You could also contact the Queensland Indigenous Family Violence Legal Service on 1800 88 77 00 also as a free call.

You can also get free legal advice and information through your local community legal centre. You can locate your local centre via their website.

You can get information for parents about the child protection system at Queensland Family & Child Commission.

Temporary custody order

All children belong in families who love them and keep them safe. We want to work with you so your child can live a happy, healthy life as part of your family. If after talking to you and collecting information about your family situation, we’ve assessed that your child is not safe at home, we’ll apply for a temporary custody order.

What is a temporary custody order?

A temporary custody order is made by a magistrate. It allows us to take your child into our custody while we assess what needs to happen next. The order lasts for 3 business days (from midnight on the day the order is made). It can be extended only once, for 1 extra business day. During this time, we’ll assess how to keep your child safe from harm. We may talk to the Director of Child Protection Litigation about applying for a child protection order. They’re an independent agency within the Department of Justice and AttorneyGeneral that handles child protection legal matters. You’ll be involved in discussions about your child’s safety and care.

What do temporary custody orders allow?

The magistrate decides what the temporary custody order allows us to do. Temporary custody orders allow us, or a police officer, to:

  • enter your home to look for your child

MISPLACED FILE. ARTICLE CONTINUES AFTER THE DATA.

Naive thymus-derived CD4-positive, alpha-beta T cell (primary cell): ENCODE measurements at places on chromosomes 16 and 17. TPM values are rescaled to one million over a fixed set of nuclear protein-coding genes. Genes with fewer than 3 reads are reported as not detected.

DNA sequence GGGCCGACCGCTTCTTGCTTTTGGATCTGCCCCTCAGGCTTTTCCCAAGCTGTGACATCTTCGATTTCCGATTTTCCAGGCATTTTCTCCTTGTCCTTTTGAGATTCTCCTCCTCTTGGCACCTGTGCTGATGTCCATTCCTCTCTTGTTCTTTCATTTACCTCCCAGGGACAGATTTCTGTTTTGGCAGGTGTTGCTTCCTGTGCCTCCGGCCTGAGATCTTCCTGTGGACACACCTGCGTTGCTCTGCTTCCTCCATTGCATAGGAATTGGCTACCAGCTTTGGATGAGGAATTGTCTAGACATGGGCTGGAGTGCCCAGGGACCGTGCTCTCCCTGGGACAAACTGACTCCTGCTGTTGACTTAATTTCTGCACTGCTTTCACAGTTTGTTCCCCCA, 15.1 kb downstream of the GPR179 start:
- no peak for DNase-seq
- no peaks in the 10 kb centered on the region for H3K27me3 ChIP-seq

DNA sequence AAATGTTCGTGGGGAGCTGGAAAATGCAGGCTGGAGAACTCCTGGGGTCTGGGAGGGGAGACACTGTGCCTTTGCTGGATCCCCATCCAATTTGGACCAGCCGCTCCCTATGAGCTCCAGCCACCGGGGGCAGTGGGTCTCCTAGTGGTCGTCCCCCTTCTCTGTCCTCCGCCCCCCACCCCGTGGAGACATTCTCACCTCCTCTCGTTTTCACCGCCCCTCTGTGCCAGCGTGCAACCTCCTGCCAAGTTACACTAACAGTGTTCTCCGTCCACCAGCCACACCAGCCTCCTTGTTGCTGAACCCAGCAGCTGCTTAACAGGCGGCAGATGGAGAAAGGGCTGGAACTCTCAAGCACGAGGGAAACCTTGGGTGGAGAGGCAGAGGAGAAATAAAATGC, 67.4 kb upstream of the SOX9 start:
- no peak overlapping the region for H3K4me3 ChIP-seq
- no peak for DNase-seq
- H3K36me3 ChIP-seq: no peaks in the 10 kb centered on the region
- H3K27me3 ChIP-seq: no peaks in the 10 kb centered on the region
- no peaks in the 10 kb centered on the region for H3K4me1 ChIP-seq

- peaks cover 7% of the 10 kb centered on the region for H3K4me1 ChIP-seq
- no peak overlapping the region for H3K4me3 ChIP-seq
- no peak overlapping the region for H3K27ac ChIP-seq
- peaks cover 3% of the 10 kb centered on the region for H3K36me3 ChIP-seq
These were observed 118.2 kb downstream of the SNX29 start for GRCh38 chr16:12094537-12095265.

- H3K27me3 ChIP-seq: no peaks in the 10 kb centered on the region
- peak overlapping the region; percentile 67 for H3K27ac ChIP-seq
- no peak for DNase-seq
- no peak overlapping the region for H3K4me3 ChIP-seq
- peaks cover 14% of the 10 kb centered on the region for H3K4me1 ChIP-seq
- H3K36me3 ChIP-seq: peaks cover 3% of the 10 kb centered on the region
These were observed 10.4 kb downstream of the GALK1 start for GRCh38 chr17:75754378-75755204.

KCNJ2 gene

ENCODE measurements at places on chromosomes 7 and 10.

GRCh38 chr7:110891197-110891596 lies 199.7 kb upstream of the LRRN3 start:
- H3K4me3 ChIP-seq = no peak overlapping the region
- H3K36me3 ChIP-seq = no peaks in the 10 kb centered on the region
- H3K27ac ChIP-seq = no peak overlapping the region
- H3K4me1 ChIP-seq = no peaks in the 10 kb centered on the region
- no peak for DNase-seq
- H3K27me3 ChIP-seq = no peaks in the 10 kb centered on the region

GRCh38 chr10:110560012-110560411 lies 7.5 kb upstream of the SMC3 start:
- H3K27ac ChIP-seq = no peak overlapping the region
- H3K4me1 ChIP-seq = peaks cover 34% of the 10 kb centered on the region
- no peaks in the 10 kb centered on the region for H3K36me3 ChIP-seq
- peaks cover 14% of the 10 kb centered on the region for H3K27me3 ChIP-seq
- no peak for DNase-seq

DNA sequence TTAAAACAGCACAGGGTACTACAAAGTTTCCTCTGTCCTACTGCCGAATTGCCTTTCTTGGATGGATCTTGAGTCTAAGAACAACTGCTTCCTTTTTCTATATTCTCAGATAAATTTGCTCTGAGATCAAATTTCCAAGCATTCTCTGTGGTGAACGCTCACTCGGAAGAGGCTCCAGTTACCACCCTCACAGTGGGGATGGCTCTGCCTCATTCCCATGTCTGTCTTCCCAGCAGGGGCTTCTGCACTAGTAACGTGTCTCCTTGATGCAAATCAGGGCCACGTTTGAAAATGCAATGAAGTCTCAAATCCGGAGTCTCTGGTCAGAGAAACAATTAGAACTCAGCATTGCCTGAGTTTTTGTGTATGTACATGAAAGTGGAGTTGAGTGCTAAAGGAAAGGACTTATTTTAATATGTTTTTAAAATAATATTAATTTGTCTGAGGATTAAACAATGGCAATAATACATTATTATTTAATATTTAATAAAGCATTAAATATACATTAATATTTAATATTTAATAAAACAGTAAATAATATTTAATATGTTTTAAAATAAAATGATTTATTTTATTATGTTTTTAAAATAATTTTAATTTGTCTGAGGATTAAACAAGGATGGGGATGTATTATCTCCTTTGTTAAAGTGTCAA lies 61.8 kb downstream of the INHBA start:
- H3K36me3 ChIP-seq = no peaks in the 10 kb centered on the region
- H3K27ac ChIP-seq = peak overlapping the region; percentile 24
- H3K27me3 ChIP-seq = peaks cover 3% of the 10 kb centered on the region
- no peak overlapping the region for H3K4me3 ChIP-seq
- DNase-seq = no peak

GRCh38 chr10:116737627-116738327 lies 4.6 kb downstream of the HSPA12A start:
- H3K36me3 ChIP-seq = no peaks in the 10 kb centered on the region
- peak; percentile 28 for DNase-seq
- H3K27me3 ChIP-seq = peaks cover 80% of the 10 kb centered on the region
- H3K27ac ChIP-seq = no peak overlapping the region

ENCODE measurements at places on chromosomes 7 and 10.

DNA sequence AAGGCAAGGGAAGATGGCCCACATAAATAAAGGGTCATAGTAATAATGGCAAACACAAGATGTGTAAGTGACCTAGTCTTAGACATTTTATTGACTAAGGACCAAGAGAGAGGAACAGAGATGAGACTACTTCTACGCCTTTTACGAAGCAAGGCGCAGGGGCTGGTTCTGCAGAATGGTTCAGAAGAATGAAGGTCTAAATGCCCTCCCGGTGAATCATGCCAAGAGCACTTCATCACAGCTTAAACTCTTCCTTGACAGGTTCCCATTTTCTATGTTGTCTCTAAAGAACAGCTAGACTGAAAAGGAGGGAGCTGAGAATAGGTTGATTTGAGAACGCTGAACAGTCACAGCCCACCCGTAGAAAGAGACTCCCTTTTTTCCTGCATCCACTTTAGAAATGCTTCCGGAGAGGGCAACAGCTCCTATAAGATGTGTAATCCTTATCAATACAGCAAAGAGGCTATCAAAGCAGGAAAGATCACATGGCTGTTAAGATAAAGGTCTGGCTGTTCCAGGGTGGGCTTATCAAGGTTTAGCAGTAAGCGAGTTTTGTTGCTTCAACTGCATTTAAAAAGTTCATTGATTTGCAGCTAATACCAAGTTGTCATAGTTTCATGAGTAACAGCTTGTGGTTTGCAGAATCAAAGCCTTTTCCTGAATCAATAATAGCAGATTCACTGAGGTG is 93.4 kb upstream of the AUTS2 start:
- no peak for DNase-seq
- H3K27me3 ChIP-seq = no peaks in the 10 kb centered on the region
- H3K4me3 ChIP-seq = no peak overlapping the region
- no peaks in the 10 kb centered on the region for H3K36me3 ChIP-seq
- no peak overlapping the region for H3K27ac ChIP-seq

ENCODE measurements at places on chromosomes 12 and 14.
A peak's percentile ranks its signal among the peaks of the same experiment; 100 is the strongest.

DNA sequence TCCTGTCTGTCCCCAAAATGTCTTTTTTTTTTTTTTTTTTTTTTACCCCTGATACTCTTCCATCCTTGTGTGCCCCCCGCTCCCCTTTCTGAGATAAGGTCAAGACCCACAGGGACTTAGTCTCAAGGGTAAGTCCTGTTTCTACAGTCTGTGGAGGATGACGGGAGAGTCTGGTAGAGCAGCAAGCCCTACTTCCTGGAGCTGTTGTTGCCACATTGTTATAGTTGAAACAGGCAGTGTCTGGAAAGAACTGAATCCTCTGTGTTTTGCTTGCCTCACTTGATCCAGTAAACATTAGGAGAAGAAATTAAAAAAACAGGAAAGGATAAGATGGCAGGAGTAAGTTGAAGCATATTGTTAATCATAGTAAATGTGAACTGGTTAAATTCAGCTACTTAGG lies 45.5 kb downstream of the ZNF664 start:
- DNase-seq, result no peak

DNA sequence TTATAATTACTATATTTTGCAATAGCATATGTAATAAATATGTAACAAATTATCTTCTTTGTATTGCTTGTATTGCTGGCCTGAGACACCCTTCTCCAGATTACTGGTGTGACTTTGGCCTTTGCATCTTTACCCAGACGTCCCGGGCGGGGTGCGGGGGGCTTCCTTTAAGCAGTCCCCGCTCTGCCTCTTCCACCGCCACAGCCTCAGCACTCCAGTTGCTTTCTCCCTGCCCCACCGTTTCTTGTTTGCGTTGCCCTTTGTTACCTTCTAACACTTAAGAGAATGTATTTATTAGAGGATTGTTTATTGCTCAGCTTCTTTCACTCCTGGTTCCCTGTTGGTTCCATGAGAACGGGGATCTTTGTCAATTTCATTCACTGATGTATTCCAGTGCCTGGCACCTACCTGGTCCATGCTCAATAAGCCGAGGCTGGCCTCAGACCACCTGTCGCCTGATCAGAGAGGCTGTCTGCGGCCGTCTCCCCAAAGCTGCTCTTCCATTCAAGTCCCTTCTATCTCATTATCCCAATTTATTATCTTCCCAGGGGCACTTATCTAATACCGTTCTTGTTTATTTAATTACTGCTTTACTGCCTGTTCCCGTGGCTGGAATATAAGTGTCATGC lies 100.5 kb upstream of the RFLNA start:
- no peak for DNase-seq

• talk to your child about the family situation
  • organise a medical check or treatment, if we think your child is hurt
  • direct how much contact you have with your child
  • take your child into our custody

What happens to your child?

The temporary custody order allows us to place your child with a foster carer, for 3 business days. You’ll still be the guardian of your child. We’ll talk to your child about what’s happening so they understand why they’re living with someone else.

Do you need to go to court?

Temporary custody orders:

  • are made in urgent circumstances
  • are granted by a magistrate
  • are usually made without a court hearing.

Legal Aid Queensland provides free legal advice via telephone on 1300 65 11 88.

If you would like to contact the Aboriginal and Torres Strait Islander Legal Service (ATSILS) instead, then they can be contacted on 1800 012 255 as a free call at any time.

You could also contact the Queensland Indigenous Family Violence Legal Service on 1800 88 77 00 also as a free call.

You can also get free legal advice and information through your local community legal centre. You can locate your local centre via their website.

You can get information for parents about the child protection system at Queensland Family & Child Commission.

You’ll receive a copy of the temporary custody order, and we’ll explain what it means for you and your child. Even though you don’t go to court, you should talk to a lawyer to understand what’s happening and what your rights are. Having a lawyer helps to have your views heard.

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Assessment order - Information for parents